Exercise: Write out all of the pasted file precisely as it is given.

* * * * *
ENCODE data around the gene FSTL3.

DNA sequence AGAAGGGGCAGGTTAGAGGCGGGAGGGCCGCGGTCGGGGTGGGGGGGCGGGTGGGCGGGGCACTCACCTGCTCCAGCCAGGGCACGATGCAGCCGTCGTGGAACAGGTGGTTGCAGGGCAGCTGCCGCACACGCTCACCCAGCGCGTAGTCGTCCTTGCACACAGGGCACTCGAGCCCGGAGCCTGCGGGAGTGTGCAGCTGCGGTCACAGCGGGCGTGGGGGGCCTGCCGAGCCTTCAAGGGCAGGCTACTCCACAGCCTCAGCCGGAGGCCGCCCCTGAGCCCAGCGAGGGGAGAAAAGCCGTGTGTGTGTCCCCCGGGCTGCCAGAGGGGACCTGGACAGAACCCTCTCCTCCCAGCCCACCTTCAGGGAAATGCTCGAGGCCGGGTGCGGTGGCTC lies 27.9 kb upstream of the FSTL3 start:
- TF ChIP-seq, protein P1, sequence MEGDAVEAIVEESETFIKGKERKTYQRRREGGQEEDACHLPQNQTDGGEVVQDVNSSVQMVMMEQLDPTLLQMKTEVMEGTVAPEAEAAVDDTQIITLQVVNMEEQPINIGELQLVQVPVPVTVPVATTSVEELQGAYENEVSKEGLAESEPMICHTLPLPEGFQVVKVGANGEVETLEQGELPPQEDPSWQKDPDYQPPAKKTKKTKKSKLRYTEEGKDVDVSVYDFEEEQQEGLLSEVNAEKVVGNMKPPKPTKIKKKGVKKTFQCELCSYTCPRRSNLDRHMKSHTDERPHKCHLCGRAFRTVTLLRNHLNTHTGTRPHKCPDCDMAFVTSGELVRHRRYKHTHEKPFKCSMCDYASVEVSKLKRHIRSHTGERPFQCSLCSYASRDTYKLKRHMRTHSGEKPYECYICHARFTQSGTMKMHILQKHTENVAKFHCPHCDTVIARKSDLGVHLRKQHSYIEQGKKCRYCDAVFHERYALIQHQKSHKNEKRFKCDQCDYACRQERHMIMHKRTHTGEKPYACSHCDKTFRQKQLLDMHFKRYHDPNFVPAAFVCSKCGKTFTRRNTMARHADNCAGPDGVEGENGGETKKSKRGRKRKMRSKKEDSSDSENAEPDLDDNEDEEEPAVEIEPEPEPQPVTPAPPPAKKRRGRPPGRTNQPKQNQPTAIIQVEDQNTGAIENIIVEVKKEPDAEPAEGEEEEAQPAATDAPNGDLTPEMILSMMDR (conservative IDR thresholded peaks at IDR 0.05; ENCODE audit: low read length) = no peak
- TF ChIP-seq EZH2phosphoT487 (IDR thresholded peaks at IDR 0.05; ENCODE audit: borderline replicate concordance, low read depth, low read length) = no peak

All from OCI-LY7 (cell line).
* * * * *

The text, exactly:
ENCODE data around the gene FSTL3.

DNA sequence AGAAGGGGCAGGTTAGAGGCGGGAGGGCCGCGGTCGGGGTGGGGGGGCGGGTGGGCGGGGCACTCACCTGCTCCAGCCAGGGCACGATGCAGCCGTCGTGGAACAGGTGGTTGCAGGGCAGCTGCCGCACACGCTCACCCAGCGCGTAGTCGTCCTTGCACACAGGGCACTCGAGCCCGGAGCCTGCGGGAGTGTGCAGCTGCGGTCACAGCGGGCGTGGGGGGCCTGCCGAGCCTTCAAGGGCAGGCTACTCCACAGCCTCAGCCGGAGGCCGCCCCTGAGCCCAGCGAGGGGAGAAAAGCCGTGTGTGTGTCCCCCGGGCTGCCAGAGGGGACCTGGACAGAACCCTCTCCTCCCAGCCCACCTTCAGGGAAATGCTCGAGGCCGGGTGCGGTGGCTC lies 27.9 kb upstream of the FSTL3 start:
- TF ChIP-seq, protein P1, sequence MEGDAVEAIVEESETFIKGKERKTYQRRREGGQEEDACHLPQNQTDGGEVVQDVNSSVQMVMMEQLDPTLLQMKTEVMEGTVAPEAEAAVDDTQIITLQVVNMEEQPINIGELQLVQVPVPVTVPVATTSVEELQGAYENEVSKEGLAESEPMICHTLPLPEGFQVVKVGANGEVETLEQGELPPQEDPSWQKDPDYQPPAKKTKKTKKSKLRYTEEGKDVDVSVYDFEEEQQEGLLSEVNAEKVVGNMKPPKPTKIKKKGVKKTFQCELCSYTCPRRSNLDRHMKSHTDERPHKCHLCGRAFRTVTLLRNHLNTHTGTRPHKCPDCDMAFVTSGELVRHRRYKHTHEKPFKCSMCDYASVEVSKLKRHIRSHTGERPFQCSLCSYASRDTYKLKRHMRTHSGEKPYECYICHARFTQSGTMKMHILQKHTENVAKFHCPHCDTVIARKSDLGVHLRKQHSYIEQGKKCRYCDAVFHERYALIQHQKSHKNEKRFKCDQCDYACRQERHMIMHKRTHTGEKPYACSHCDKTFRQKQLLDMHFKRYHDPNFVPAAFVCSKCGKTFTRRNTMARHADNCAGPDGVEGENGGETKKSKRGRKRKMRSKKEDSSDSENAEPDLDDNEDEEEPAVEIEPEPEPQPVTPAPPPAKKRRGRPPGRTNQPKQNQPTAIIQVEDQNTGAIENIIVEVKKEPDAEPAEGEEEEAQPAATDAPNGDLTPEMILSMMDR (conservative IDR thresholded peaks at IDR 0.05; ENCODE audit: low read length) = no peak
- TF ChIP-seq EZH2phosphoT487 (IDR thresholded peaks at IDR 0.05; ENCODE audit: borderline replicate concordance, low read depth, low read length) = no peak

All from OCI-LY7 (cell line).